You’ll still be able to buy Polartec jackets, eat Yoplait yogurt and slather your sandwich with Cain’s mayo at the time next year. But the good jobs at good companies providing good wages we’ve depended on for decades won’t be locally sourced any more.

Topics: Health Care Costs, Economic Development, Energy

Pulling the Plug on Solar Reform

Posted by John Regan on Apr 6, 2016 3:05:08 PM

Massachusetts lawmakers last week imposed an $8 billion tax on electric ratepayers and put the money into the pockets of solar energy developers.

solarpanels.small.jpgThe state Legislature approved a bill that does nothing to reform the commonwealth’s bloated solar-energy subsidy program. The result: businesses and homeowners will continue to foot the bill for twice as much in solar giveaways as residents of other states.

Governor Charlie Baker said Friday that he will sign the measure.

And big solar isn’t done. Even before the ink dries on the current bill, solar energy advocates are rallying to raise the cap again before the end of the legislative session, continuing what appears to be a never-ending demand for government-mandated support.

“AIM supports the development of solar energy and takes pride in the fact that many of its 4,500 member employers have installed solar at their plants and offices,” said Robert Rio, Vice President of Government Affairs at AIM.

“But this bill represents lawmakers turning their backs on ratepayers to perpetuate an ideologically based energy policy.”

The solar bill that emerged from a legislative conference committee on Tuesday would raise the cap on net metering – the process by which solar developers sell excess electricity back to the power grid – by 60 percent for private projects and 75 percent for public projects. The primary reform contained in the measure would lower the net metering credit to 60 percent of the retail rate, but that reduction would not apply to facilities owned by municipalities and government entities.

“Municipalities and other government entities will still receive retail rates for net metering – a sad case of ‘taking care of your own’ while others pay,’ ” AIM said in a letter to the Legislature this morning.

The proposal will add $8 billion to the energy bills of Massachusetts consumers during the next 10 years - 2.0 cents/kilowatt hour for residential customers and 1.6 cents/kWh for Commercial and Industrial customers.   

AIM supports reform of solar subsidies because Massachusetts employers already pay some of the highest rates for electricity in the country. The legislature with the current bill has shown neither the will nor the inclination to say no to unnecessary subsidies, even when other states have reformed their programs in the face of falling costs for solar installations.

Solar subsidy advocates are already planning to seek additional increases in the program.

"With the bill's 3 percent increase to the program cap, we expect to address net metering again next year in order to avoid endangering solar jobs yet again,” said Sean Garren of VoteSolar.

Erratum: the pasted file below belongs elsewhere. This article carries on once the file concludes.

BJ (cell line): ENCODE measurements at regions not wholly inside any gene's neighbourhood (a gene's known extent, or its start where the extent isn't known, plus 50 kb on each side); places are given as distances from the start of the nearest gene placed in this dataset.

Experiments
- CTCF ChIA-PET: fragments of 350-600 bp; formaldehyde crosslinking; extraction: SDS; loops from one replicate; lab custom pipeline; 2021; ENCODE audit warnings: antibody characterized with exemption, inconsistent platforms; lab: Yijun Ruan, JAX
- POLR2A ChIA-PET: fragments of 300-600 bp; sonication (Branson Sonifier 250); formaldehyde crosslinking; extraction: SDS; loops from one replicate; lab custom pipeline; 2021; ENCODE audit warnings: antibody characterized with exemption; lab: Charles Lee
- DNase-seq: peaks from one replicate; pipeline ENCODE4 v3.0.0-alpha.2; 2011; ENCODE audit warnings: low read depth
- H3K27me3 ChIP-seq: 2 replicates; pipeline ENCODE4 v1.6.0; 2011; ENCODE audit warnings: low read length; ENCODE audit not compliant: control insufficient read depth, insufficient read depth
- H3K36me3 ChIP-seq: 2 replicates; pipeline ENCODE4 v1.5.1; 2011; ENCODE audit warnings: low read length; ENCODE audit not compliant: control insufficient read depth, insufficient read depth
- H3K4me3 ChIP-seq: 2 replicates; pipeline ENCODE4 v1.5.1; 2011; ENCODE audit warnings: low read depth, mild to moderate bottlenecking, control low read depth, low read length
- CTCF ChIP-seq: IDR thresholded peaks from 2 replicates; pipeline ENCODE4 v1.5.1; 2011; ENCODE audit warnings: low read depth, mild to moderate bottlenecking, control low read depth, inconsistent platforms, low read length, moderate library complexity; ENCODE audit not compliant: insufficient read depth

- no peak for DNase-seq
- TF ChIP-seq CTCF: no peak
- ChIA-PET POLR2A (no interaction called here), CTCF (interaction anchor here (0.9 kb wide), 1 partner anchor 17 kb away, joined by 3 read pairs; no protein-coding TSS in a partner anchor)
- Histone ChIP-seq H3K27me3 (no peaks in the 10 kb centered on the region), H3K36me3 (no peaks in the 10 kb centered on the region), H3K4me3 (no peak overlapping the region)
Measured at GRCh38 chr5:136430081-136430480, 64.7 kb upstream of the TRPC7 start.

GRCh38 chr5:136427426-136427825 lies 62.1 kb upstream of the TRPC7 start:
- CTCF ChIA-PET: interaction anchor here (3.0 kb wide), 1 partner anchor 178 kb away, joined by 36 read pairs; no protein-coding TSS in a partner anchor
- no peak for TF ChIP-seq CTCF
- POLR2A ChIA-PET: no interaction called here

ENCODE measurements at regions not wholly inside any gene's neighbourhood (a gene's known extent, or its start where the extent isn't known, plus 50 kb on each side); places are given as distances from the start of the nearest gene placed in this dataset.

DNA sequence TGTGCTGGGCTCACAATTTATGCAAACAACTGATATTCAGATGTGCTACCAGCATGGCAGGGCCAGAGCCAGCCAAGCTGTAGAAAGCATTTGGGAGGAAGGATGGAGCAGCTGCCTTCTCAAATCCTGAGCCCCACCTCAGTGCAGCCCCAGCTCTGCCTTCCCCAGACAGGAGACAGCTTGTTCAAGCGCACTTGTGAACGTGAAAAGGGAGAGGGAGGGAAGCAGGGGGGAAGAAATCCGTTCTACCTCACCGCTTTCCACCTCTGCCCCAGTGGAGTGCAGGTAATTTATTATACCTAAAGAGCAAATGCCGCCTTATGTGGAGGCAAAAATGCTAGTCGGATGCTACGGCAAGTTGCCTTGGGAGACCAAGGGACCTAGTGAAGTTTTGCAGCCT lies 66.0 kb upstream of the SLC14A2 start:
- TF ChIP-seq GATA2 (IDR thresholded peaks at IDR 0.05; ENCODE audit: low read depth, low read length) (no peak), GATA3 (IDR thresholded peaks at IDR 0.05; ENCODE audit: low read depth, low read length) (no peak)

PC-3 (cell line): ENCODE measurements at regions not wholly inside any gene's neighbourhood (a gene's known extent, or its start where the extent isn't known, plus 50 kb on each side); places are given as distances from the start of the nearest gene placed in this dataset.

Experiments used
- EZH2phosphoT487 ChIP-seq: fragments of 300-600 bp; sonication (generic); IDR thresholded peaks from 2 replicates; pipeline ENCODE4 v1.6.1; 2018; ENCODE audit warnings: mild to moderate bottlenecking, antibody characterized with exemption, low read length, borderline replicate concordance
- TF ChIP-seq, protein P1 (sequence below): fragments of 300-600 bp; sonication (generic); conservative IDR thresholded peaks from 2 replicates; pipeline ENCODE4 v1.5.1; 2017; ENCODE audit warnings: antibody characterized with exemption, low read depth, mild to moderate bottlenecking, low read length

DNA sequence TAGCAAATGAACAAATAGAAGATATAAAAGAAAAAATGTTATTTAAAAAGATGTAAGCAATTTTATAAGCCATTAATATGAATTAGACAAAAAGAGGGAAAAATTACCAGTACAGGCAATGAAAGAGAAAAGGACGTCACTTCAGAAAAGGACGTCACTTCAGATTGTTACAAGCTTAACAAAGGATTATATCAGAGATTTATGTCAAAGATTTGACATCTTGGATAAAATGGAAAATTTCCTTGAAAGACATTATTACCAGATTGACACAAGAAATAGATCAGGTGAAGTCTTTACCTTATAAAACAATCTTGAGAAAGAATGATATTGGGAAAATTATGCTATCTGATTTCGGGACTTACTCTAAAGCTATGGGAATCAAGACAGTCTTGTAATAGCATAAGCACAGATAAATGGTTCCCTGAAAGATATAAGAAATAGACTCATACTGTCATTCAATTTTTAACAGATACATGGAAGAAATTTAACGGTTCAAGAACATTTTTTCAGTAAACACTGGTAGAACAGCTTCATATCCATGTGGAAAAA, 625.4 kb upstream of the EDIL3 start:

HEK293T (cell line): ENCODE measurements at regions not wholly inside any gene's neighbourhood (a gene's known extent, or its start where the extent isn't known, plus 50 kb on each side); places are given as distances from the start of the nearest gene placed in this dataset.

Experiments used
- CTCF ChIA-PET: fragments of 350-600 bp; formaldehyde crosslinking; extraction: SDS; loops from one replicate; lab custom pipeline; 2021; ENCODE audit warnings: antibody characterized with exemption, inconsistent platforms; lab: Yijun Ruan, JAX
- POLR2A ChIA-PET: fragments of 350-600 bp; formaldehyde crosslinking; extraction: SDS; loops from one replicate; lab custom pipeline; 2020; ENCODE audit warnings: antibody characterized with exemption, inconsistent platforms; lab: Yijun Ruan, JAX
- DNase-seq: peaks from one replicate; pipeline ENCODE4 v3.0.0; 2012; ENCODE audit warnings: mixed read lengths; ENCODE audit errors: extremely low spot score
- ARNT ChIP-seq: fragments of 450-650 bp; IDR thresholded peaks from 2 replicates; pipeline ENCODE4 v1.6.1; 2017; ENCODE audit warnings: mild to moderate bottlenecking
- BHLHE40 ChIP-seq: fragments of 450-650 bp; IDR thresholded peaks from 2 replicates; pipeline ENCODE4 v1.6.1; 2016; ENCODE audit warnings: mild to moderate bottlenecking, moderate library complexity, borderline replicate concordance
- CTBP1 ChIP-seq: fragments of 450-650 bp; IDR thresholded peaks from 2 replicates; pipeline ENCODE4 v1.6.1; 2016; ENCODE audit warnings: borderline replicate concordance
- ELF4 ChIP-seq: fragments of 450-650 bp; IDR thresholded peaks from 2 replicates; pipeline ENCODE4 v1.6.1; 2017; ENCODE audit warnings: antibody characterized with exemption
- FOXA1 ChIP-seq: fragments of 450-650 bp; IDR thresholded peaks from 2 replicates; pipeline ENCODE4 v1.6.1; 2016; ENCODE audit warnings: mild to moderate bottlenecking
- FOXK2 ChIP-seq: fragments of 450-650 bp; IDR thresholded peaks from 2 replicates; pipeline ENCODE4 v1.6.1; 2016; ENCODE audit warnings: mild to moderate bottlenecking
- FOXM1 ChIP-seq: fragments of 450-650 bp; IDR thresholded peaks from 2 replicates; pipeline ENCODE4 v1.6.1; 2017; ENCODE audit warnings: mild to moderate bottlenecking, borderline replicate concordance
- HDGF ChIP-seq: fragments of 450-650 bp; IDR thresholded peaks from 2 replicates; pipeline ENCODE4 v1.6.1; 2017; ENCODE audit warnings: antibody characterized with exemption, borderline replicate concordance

AIM urges the state Senate not to pass the conference report and asked Governor Charlie Baker to veto it.

Topics: Massachusetts House of Representatives, Energy, Solar Subsidies

Electricity Ruling Produces $115 Million Refund

Posted by Robert Rio on Mar 31, 2016 7:30:00 AM

Massachusetts electric ratepayers will receive a $115 million refund as the result of a ruling last week in an administrative court case brought by the attorney general and supported by AIM.

Electriclinessmall.jpgA federal administrative law judge, ruling in a case first brought in 2011, reduced to 9.59 percent the guaranteed return granted to the companies that develop and operate transmission lines that bring electricity long distances. It marked the second time that regulators have lessened the rate of return, bringing New England ratepayers total refunds of $310 million.

“Massachusetts employers and homeowners pay some of the highest electricity rates in the country, and that’s why AIM participates in actions like this one that put money back into the hands of growing companies,” said John Regan, Executive Vice President of Government Affairs at AIM.

AIM supported the attorney general in litigation filed in 2011 at the Federal Energy Regulatory Commission (FERC) to challenge the return on equity that New England transmission companies (utilities) are guaranteed on transmission-related projects.

Unlike local distribution rates, which are regulated by the state Department of Public Utilities (DPU), the profits on large transmission projects, which form the backbone of the electric grid, are regulated at the federal level by FERC.

The return on equity for electric transmission companies was set in 2006 at 11.14 percent. AIM was the only general trade association in Massachusetts to sign on to the complaint arguing that the costs were too high in light of economic conditions.

In October 2014, based on the attorney general’s complaint, FERC lowered the transmission owners’ allowed profits to 10.57 for rates in effect in 2011 and 2012 - not as low as the attorney general and AIM wanted, but still enough to generate $78 million in refunds. Those refunds were given back to ratepayers in the form of credits throughout 2015.

The administrative law judge on March 22 further reduced the guaranteed return to 9.59 percent for rates in effect from January 2013 to April 2014. If FERC approves the decision, New England ratepayers will receive another $234 million refund, about half of which will be distributed in Massachusetts. A decision is expected by the end of the year.

And the attorney general isn’t done. She is now arguing that the rates after April 2014 should also be lower than the transmission companies are currently receiving.

“AIM thanks attorney General Maura Healey and her Office of Ratepayer Advocacy for allowing us to be part of this ongoing litigation to bring electric costs down,” Regan said.

Topics: Electricity, Energy